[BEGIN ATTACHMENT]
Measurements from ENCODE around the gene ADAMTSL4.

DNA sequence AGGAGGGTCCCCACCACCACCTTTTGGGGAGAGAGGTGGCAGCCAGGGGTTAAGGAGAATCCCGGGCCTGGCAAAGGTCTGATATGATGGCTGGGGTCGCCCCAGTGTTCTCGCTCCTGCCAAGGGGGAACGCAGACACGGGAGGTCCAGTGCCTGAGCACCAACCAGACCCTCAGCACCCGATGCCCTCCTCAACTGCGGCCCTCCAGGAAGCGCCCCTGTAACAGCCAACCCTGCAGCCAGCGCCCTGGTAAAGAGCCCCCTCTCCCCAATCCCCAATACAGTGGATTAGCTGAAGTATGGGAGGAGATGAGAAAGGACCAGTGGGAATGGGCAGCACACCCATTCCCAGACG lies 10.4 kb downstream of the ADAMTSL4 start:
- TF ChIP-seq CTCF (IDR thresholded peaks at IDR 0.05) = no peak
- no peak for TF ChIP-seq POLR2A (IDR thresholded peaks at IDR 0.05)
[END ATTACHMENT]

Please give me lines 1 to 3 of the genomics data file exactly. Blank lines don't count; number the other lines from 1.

Measurements from ENCODE around the gene ADAMTSL4.

DNA sequence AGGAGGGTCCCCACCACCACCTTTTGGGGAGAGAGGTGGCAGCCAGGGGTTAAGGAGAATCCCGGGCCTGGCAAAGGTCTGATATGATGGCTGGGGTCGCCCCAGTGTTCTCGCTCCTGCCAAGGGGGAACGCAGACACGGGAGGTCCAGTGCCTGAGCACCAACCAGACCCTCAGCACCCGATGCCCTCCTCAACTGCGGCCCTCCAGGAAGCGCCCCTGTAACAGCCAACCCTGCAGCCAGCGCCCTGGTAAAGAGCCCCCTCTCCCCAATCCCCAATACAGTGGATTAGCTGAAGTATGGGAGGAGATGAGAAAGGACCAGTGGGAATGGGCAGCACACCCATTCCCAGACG lies 10.4 kb downstream of the ADAMTSL4 start:
- TF ChIP-seq CTCF (IDR thresholded peaks at IDR 0.05) = no peak